I started the Autism Diagnosis Journey three years ago, actually it’s more like four plus now – but I found myself telling the 3 year story so often it’s kind of stuck. (And that’s a whole other blog post). My current conundrum is whether or not to pursue my own diagnosis.
I recently read this piece on The Mighty by John Long who went for his diagnosis at the age of 63. “The why”, for those on the spectrum love “the why”, can be summed up in his definition of what has changed for him “What has changed is that I understand my autism as a different way of being, not a deficit, disorder or disease in search of a cure.” I am with him on that, it’s a way to give “the why” to your way of being. Also his parting line “I’m seriously at risk of being happy for the first time in my life. Not a bad diagnosis at any age.” gives a nod to the big “why” of life – being happy. So do I want or need a diagnosis.
The 4 plus year journey I have been on was for my son and not for me. Throughout this journey I have swam in the sea of ASD information and come to an understanding of the different not less perspective. I have also in my innate understanding of my son’s perspective come to realise my own self diagnosed place on the spectrum. And, yes, I still smile when I think of this realisation because it explains so much of my life until now and it gives me that feeling of happy and authenticity because now I get it – I get who I am.
I have, however, hit a bump in the road. I went in pursuit of “the diagnosis” and was told that the journey I’ve been on would explain my low mood at times, my anxiety, my mixed up sleep pattern and my frustration with the lack of logic to the way things are done in life – but my being able to have a meaningful conversation, to understand the reason someone would ask a question, not needing additional confirmation, means that I am most definitely not on the spectrum. Is it bad that I was disappointed at that outcome. I have read all the literature regarding females on the spectrum being able to mask symptoms and being more difficult to diagnose and I believe that along with my 50 plus years of “normal” living may make the spectrum diagnosis difficult but no less validated.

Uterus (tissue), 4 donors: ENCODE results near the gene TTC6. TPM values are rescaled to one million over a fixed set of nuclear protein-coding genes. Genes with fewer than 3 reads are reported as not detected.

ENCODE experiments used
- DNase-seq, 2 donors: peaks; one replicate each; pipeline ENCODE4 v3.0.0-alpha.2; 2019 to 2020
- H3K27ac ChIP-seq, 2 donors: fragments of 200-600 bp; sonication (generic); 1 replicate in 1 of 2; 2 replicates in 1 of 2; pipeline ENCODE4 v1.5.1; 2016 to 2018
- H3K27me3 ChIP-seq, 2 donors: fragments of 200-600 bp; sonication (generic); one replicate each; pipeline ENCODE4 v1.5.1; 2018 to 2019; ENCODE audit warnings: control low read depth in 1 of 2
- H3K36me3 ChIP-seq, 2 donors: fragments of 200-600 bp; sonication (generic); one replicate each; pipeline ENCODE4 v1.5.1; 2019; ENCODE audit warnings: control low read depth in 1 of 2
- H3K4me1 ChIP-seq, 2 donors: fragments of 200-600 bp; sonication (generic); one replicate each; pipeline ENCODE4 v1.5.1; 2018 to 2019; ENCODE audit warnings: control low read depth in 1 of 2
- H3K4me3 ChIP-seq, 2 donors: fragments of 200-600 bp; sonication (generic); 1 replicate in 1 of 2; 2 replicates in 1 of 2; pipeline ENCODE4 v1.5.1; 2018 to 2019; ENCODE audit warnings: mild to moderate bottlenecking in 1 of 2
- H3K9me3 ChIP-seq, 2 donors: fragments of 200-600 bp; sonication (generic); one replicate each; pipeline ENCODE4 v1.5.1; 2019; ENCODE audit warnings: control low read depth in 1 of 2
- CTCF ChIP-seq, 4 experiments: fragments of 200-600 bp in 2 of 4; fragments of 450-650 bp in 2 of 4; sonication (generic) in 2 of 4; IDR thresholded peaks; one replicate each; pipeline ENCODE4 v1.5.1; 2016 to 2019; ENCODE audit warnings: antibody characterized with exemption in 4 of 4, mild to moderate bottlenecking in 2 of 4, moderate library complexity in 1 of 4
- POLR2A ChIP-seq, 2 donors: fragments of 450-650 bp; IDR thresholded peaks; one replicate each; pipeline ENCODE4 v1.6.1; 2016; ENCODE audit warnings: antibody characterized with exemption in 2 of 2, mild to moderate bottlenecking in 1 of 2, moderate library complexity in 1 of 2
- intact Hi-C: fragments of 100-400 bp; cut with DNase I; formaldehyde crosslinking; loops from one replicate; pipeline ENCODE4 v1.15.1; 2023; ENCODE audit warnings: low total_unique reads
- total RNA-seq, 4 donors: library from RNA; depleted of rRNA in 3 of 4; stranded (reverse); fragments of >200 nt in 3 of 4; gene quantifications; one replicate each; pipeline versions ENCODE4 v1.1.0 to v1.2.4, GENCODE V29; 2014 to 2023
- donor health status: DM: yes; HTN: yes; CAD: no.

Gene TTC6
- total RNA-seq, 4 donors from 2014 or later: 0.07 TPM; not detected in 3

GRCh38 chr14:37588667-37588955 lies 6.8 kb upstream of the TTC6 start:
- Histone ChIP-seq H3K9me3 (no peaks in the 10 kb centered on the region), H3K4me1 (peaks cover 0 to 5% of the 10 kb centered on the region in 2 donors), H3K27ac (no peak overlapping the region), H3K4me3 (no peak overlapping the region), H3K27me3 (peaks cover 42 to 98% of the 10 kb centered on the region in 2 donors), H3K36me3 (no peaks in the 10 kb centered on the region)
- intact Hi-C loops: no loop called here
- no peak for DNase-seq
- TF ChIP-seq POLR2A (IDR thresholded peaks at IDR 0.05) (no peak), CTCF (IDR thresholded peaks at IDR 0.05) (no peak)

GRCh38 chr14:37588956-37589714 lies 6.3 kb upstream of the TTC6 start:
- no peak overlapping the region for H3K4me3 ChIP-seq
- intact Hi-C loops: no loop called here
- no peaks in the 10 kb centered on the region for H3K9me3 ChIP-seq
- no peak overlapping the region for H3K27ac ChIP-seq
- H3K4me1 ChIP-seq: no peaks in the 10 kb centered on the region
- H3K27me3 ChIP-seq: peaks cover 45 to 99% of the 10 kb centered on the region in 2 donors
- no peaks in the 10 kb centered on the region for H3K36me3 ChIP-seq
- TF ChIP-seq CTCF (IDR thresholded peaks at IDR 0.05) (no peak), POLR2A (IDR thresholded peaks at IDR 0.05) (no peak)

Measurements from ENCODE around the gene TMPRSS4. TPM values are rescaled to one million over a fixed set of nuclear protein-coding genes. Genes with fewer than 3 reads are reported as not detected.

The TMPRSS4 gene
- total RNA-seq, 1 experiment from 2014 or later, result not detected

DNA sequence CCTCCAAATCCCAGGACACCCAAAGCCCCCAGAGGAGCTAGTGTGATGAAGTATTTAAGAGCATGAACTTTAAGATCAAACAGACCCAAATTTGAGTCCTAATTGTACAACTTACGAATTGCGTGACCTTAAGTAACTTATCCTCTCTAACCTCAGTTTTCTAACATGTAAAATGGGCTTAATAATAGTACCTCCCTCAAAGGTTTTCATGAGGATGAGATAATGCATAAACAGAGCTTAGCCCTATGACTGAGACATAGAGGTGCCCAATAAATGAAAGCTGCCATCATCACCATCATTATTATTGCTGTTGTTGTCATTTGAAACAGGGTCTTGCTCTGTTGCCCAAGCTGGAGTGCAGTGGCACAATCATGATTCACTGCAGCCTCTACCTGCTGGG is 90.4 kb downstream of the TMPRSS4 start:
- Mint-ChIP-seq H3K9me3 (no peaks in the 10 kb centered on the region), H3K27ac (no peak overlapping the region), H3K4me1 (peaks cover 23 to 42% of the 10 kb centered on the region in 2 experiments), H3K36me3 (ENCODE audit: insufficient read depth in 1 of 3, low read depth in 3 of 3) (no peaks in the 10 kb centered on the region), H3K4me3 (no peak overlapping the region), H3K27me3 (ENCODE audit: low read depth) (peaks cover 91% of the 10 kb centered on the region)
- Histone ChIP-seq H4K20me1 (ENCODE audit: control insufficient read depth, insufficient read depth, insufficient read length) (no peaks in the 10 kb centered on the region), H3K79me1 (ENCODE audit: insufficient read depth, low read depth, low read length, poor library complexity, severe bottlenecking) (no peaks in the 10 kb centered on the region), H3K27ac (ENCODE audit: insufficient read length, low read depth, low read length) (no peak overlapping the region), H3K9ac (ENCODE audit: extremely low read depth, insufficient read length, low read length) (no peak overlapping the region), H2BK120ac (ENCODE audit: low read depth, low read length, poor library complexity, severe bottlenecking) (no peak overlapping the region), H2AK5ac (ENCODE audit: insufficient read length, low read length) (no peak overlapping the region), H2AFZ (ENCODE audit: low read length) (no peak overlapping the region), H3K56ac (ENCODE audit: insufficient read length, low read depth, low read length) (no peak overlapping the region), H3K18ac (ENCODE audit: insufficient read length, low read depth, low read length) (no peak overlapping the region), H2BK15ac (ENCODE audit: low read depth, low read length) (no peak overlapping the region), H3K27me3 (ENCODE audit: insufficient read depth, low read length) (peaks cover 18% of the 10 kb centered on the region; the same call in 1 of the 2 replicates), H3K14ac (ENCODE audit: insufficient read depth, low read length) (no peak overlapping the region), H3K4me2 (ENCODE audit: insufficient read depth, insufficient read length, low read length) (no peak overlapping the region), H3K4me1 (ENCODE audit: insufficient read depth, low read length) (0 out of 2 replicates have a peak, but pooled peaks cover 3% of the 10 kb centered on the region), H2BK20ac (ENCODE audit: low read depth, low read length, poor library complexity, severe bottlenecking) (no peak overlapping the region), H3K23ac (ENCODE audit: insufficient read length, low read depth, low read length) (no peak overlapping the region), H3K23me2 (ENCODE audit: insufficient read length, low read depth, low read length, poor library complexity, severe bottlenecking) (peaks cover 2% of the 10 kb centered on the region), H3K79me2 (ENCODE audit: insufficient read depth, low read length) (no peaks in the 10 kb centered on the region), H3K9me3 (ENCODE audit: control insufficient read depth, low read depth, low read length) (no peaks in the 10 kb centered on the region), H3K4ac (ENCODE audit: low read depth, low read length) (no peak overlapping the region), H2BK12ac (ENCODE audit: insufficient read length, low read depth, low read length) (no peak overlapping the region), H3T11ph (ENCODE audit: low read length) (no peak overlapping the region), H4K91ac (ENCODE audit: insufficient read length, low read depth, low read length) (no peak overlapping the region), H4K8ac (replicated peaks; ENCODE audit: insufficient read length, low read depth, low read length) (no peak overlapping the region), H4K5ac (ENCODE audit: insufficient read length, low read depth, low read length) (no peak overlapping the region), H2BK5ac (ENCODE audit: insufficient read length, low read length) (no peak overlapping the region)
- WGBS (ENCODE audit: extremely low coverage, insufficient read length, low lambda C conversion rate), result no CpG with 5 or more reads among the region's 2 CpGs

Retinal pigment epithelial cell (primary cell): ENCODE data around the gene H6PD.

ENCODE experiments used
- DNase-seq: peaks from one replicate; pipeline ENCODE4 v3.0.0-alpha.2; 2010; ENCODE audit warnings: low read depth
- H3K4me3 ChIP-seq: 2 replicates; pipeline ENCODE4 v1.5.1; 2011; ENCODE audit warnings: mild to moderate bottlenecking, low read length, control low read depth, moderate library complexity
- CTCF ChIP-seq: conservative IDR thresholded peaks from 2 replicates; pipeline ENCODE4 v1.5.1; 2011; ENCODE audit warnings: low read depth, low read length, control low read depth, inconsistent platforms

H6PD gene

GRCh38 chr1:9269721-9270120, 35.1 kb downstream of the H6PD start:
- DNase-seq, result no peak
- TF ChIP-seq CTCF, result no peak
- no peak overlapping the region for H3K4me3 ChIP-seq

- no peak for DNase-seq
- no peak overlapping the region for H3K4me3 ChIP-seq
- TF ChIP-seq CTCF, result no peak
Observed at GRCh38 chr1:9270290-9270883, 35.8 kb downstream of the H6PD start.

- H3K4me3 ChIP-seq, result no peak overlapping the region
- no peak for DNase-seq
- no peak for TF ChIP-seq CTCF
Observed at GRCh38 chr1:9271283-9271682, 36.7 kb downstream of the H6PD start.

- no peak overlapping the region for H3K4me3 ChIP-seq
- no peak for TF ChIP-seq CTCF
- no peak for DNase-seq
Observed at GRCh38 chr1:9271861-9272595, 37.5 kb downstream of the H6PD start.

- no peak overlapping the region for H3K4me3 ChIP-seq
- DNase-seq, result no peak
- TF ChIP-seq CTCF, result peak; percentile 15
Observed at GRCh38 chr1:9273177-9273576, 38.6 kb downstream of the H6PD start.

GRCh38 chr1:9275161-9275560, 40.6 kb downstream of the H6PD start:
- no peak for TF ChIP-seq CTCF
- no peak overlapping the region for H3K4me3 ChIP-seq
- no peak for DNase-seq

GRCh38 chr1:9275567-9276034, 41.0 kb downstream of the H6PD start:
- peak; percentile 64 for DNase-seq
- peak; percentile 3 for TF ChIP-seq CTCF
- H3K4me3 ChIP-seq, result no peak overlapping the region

I know, beyond a shadow of a doubt, that I am on the spectrum, (let me count the ways and line them up in alphabetical order for you (too soon for the jokes!)) what good will a diagnosis do? As John Long put it in his article when describing his thoughts as a parent at a conference passionately spoke about how his world had changed when he realised his son’s diagnosis “All I could think was that the world hadn’t changed for his son any more than it had for me”. What changes will a diagnosis bring? If I’m to be honest, which I invariably am, my son’s actual diagnosis has brought little change to our life. Having a diagnosis does not open any magical doors to additional help or magic answers to make life easier, “normal” is still out there. The main outcome is the validation that we were right we believed him to be on the spectrum and he is. Thank you for telling us what we already knew so many years ago, and had to jump through hoops, be poked prodded and tested to confirm.
I guess what I’m saying is I’m done with the hoop jumping. I know who I am and rather than spend anymore time focusing on the struggles and the negatives the spectrum can bring to my life (as that is where the focus lies if a diagnosis is to be pursued) I’m choosing to focus on the positives, to own my authenticity and advocate for for the “different not less” in this world.
We are all different by design and the sooner that respect for difference can be a main focus in this world the sooner the world will be a better place. It truly is an inside job and one we all need to work on, now.